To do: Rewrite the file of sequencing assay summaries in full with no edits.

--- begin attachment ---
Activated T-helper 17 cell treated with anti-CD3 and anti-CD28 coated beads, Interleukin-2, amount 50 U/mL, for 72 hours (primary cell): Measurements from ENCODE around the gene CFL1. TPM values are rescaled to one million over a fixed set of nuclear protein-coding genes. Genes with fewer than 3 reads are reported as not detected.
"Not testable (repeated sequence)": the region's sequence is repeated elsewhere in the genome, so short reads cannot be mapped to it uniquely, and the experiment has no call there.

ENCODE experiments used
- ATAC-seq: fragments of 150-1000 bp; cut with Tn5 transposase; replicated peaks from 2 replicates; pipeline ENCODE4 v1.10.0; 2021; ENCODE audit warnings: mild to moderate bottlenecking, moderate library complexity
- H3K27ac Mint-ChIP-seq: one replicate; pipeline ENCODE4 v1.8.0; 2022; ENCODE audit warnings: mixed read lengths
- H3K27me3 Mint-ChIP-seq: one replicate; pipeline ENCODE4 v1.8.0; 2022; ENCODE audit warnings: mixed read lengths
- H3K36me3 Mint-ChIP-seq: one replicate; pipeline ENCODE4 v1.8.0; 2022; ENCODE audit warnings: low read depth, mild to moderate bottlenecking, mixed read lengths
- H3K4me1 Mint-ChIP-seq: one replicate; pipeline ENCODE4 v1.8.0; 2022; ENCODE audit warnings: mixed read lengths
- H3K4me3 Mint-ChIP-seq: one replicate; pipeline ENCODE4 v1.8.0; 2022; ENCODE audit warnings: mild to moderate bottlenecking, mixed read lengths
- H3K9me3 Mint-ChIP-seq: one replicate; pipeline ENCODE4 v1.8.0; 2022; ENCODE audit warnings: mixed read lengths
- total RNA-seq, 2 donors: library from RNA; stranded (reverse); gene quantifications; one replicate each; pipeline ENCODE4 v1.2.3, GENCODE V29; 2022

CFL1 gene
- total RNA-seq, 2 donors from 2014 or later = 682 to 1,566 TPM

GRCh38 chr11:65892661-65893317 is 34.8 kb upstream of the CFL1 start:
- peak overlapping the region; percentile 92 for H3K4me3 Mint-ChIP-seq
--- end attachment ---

Activated T-helper 17 cell treated with anti-CD3 and anti-CD28 coated beads, Interleukin-2, amount 50 U/mL, for 72 hours (primary cell): Measurements from ENCODE around the gene CFL1. TPM values are rescaled to one million over a fixed set of nuclear protein-coding genes. Genes with fewer than 3 reads are reported as not detected.
"Not testable (repeated sequence)": the region's sequence is repeated elsewhere in the genome, so short reads cannot be mapped to it uniquely, and the experiment has no call there.

ENCODE experiments used
- ATAC-seq: fragments of 150-1000 bp; cut with Tn5 transposase; replicated peaks from 2 replicates; pipeline ENCODE4 v1.10.0; 2021; ENCODE audit warnings: mild to moderate bottlenecking, moderate library complexity
- H3K27ac Mint-ChIP-seq: one replicate; pipeline ENCODE4 v1.8.0; 2022; ENCODE audit warnings: mixed read lengths
- H3K27me3 Mint-ChIP-seq: one replicate; pipeline ENCODE4 v1.8.0; 2022; ENCODE audit warnings: mixed read lengths
- H3K36me3 Mint-ChIP-seq: one replicate; pipeline ENCODE4 v1.8.0; 2022; ENCODE audit warnings: low read depth, mild to moderate bottlenecking, mixed read lengths
- H3K4me1 Mint-ChIP-seq: one replicate; pipeline ENCODE4 v1.8.0; 2022; ENCODE audit warnings: mixed read lengths
- H3K4me3 Mint-ChIP-seq: one replicate; pipeline ENCODE4 v1.8.0; 2022; ENCODE audit warnings: mild to moderate bottlenecking, mixed read lengths
- H3K9me3 Mint-ChIP-seq: one replicate; pipeline ENCODE4 v1.8.0; 2022; ENCODE audit warnings: mixed read lengths
- total RNA-seq, 2 donors: library from RNA; stranded (reverse); gene quantifications; one replicate each; pipeline ENCODE4 v1.2.3, GENCODE V29; 2022

CFL1 gene
- total RNA-seq, 2 donors from 2014 or later = 682 to 1,566 TPM

GRCh38 chr11:65892661-65893317 is 34.8 kb upstream of the CFL1 start:
- peak overlapping the region; percentile 92 for H3K4me3 Mint-ChIP-seq